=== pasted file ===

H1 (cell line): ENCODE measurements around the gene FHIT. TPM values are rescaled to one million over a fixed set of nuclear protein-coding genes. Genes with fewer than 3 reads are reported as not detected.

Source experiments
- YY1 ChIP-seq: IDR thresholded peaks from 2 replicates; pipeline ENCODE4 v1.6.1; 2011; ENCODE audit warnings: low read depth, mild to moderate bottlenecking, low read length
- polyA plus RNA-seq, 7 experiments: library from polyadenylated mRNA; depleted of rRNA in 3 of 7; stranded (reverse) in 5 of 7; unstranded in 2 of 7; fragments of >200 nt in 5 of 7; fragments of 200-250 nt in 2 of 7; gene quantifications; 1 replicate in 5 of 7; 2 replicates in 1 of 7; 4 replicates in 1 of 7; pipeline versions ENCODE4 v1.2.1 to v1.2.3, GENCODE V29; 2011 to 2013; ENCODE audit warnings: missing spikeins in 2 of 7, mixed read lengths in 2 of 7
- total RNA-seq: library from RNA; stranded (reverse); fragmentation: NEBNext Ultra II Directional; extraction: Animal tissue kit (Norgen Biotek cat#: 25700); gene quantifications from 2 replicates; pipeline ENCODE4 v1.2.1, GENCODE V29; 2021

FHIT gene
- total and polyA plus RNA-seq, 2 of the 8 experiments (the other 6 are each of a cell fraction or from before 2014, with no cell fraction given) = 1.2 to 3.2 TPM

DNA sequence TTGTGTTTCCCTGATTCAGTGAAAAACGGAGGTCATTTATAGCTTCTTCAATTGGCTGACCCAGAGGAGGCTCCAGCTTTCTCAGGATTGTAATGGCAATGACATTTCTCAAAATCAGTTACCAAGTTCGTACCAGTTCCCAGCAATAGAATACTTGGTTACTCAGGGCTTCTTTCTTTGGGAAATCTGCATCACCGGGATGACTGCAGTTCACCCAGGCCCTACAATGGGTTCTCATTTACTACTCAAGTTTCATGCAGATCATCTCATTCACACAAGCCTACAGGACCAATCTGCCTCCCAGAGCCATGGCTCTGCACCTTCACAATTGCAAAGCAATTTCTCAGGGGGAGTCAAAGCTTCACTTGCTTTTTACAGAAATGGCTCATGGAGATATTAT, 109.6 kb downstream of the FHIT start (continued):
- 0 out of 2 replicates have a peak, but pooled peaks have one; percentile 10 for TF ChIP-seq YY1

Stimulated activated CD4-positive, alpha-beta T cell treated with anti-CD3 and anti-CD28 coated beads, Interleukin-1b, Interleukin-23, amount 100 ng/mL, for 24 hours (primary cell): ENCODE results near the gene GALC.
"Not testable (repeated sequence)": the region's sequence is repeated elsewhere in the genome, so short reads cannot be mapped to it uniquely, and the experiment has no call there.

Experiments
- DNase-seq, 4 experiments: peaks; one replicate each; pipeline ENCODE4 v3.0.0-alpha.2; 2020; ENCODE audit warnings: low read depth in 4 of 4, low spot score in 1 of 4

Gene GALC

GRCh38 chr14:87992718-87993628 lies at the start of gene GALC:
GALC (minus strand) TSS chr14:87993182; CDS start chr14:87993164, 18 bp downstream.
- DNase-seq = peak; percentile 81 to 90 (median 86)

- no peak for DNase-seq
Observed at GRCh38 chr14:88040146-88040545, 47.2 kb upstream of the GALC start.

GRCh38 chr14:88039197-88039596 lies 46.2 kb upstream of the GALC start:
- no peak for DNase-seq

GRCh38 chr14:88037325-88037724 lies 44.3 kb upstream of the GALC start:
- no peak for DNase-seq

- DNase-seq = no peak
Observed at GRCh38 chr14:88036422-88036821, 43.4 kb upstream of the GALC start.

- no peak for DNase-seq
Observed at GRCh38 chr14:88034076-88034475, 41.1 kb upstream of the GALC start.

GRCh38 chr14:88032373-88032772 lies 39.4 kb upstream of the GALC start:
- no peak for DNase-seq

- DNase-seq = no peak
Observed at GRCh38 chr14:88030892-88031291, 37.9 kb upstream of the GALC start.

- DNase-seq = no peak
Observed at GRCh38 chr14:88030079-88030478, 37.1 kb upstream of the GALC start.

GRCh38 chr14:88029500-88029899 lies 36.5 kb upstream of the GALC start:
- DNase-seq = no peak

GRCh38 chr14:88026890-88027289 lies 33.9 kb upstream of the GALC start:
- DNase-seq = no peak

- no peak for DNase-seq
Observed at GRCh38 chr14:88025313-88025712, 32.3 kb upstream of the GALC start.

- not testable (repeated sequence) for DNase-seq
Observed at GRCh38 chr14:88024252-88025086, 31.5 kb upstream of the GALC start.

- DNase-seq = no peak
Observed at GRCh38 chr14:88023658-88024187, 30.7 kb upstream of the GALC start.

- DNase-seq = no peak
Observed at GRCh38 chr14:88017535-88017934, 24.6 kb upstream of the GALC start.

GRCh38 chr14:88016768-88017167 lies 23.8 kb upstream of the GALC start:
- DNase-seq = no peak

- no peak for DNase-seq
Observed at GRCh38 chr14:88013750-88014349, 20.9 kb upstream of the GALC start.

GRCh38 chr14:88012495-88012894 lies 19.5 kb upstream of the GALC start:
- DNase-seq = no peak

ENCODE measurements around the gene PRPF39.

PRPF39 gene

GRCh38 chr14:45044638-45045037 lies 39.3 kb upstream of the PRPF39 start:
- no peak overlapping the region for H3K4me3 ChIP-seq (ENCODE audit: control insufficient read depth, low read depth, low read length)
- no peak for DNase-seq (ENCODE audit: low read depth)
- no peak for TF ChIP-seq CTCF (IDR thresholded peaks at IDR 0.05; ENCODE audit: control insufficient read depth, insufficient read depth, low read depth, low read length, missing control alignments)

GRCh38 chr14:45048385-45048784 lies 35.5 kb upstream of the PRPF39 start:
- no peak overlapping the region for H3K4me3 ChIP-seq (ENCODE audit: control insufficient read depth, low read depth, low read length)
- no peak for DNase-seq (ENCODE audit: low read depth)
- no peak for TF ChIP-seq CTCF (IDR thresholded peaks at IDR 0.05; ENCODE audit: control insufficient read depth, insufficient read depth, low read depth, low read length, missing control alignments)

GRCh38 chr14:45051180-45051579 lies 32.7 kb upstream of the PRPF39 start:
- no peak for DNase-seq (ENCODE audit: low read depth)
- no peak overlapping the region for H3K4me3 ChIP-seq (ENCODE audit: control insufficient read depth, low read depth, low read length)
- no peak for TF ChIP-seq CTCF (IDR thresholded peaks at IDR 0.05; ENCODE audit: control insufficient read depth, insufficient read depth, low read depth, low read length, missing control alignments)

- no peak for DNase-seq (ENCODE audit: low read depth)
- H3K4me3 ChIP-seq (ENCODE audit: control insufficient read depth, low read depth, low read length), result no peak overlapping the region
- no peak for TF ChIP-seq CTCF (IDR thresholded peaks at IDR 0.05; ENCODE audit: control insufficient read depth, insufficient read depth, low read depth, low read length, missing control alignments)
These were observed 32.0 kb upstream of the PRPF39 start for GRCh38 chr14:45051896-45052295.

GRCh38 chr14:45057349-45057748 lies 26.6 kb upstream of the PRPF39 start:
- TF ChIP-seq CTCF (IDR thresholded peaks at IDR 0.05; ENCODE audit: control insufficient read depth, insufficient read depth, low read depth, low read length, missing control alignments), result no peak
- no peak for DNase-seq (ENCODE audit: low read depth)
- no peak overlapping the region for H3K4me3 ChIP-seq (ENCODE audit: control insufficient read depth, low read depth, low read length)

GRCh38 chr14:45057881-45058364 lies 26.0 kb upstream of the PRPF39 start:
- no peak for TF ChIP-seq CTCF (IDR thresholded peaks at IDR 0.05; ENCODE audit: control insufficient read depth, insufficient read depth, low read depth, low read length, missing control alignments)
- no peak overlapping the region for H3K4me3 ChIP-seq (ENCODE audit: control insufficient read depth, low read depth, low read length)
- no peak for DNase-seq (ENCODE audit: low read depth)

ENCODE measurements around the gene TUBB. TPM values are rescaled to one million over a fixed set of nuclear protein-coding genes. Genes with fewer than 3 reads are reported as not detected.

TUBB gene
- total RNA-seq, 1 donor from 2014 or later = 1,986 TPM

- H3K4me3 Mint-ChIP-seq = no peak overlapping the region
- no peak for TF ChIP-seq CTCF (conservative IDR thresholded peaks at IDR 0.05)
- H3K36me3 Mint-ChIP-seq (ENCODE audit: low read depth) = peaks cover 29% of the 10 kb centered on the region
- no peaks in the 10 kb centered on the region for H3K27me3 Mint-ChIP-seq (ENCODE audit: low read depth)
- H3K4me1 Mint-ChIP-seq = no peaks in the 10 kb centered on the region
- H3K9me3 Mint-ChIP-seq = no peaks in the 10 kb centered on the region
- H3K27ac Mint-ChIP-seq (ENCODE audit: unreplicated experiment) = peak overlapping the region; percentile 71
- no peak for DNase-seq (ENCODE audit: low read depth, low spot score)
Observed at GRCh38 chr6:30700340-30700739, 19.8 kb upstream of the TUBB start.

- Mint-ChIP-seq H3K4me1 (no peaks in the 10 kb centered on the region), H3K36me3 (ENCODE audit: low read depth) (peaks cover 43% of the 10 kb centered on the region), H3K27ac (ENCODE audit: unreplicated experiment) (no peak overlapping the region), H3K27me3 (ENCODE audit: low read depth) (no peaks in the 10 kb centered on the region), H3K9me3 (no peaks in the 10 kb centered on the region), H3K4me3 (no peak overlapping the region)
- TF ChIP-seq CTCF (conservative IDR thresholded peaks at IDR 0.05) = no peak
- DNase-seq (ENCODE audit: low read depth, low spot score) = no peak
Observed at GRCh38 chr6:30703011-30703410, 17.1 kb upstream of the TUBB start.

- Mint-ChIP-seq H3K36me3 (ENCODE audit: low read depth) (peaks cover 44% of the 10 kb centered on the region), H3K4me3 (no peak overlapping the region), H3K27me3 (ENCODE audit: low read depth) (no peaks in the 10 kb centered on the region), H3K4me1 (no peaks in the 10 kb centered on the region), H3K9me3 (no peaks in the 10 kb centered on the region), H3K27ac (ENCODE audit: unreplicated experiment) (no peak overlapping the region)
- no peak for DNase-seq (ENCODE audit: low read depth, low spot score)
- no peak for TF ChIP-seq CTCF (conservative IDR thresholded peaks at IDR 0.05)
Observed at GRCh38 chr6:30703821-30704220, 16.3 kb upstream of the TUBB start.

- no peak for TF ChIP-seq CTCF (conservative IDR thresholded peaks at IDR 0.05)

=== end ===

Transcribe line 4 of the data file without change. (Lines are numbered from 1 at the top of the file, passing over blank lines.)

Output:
- polyA plus RNA-seq, 7 experiments: library from polyadenylated mRNA; depleted of rRNA in 3 of 7; stranded (reverse) in 5 of 7; unstranded in 2 of 7; fragments of >200 nt in 5 of 7; fragments of 200-250 nt in 2 of 7; gene quantifications; 1 replicate in 5 of 7; 2 replicates in 1 of 7; 4 replicates in 1 of 7; pipeline versions ENCODE4 v1.2.1 to v1.2.3, GENCODE V29; 2011 to 2013; ENCODE audit warnings: missing spikeins in 2 of 7, mixed read lengths in 2 of 7